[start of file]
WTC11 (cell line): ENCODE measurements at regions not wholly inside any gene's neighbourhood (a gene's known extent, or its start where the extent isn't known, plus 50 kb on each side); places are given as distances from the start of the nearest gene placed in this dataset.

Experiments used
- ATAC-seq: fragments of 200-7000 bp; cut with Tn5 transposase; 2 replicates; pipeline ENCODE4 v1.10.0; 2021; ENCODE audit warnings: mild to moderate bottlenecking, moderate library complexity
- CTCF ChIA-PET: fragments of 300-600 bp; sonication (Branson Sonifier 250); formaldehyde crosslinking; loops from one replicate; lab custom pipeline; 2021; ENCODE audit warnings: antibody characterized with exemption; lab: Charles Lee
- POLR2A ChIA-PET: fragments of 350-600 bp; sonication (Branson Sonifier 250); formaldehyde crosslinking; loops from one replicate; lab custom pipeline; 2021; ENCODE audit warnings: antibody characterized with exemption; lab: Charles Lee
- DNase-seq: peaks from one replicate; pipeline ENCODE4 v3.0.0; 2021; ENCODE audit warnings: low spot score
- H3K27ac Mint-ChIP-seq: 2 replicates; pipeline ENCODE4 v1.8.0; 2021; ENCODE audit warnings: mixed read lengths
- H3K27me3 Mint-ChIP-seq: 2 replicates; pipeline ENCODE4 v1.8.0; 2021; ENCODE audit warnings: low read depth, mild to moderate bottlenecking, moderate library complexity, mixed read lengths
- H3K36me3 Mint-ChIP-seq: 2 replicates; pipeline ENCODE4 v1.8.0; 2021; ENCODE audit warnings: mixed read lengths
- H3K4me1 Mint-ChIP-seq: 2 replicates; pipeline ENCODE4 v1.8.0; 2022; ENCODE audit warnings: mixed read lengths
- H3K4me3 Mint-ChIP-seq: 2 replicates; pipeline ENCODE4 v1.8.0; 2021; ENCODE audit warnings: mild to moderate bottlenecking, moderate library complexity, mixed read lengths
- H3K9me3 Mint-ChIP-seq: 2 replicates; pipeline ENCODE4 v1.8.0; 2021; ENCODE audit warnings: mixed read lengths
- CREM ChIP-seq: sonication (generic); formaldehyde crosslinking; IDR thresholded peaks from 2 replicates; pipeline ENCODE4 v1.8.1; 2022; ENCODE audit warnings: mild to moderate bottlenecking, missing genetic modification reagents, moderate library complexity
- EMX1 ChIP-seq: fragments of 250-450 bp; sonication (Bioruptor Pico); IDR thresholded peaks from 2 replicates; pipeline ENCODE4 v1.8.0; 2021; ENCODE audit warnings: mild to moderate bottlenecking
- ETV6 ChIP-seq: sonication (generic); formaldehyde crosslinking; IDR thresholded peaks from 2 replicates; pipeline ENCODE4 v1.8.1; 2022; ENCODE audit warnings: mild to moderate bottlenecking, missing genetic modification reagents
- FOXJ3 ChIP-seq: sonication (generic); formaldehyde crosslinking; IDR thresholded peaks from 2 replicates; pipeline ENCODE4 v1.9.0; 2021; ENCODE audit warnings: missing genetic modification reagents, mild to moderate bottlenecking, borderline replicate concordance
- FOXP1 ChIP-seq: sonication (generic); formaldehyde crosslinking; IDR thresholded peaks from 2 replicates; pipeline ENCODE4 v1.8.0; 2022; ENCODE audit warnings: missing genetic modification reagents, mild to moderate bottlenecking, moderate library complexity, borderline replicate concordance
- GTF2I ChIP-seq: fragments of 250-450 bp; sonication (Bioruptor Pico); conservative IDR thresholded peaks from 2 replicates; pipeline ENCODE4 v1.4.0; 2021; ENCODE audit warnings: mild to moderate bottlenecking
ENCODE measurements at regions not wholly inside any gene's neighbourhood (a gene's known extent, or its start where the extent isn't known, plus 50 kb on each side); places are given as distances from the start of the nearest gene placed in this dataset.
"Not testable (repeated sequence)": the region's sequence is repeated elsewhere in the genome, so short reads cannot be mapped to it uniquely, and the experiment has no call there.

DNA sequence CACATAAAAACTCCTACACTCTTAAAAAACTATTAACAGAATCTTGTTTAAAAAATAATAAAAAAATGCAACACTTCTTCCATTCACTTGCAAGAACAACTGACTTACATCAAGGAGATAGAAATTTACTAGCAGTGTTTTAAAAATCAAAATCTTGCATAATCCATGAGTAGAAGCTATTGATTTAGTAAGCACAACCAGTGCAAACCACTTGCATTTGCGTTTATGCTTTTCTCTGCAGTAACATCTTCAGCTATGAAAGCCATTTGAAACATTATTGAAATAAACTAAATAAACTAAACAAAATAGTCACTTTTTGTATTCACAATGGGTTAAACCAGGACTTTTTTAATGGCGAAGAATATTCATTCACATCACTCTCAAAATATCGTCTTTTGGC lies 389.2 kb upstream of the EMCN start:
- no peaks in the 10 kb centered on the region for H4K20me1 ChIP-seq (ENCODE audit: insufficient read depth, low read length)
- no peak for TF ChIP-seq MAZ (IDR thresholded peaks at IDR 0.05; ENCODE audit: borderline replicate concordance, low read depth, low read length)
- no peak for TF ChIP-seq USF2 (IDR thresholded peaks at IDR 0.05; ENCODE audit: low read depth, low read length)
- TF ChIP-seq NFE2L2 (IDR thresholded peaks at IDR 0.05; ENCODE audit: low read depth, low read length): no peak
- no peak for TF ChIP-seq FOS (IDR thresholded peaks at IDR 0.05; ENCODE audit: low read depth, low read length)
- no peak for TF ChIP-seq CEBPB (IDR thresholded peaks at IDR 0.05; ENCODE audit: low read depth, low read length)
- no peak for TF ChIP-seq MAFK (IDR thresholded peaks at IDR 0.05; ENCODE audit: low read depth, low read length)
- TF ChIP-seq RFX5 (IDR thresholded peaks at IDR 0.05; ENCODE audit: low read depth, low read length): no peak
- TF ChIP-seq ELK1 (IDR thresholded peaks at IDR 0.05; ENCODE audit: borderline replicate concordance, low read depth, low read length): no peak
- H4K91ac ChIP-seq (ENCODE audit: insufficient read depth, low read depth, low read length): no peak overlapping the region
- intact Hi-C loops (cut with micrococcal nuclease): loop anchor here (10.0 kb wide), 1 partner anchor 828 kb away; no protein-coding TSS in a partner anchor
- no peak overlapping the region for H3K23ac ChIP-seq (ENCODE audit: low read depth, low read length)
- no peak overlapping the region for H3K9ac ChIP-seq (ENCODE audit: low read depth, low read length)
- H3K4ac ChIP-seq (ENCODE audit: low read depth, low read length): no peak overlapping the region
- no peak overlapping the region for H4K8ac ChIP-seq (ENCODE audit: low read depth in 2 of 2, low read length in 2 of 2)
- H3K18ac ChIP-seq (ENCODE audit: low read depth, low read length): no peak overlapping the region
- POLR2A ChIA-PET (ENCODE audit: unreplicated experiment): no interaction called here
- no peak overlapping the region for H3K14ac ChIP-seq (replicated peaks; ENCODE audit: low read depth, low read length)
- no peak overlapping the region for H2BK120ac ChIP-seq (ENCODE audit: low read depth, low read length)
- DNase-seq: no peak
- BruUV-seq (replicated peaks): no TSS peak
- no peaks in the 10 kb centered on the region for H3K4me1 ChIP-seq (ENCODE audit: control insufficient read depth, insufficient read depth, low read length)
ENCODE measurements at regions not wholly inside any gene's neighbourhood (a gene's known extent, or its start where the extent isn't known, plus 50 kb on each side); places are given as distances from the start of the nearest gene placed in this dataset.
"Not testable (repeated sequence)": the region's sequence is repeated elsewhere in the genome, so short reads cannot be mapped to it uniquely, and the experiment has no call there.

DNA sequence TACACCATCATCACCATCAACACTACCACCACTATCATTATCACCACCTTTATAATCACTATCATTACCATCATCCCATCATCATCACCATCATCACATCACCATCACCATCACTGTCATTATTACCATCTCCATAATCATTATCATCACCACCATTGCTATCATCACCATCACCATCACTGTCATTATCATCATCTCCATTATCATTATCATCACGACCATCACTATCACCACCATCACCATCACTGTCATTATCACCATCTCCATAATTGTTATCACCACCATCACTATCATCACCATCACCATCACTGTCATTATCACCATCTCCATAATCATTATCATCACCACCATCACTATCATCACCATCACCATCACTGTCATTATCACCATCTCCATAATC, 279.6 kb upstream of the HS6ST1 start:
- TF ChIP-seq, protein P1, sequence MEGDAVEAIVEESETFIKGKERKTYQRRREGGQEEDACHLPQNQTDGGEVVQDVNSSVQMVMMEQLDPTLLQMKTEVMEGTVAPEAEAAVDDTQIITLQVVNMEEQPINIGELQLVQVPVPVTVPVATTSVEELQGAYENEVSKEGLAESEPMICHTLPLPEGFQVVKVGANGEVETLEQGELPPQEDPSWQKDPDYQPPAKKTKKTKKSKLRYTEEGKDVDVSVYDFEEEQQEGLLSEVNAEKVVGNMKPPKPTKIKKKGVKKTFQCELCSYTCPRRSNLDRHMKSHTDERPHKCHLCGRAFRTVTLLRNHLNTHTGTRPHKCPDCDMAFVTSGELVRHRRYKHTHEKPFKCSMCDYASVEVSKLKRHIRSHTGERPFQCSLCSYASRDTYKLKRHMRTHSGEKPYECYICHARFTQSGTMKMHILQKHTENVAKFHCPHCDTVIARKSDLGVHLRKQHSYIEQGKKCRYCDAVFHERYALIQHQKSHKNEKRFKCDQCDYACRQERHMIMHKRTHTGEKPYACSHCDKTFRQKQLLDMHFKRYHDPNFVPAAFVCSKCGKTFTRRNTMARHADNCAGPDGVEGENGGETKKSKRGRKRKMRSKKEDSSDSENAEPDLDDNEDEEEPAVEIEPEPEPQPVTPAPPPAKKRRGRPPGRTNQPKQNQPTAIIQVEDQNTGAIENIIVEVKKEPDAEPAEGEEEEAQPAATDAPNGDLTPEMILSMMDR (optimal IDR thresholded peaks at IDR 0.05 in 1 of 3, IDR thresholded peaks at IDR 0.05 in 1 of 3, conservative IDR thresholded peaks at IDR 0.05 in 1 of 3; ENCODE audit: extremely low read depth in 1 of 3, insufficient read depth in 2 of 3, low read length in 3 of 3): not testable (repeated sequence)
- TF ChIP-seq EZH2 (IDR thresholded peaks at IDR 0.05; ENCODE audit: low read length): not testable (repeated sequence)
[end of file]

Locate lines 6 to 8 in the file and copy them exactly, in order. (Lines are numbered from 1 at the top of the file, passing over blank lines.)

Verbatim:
- DNase-seq: peaks from one replicate; pipeline ENCODE4 v3.0.0; 2021; ENCODE audit warnings: low spot score
- H3K27ac Mint-ChIP-seq: 2 replicates; pipeline ENCODE4 v1.8.0; 2021; ENCODE audit warnings: mixed read lengths
- H3K27me3 Mint-ChIP-seq: 2 replicates; pipeline ENCODE4 v1.8.0; 2021; ENCODE audit warnings: low read depth, mild to moderate bottlenecking, moderate library complexity, mixed read lengths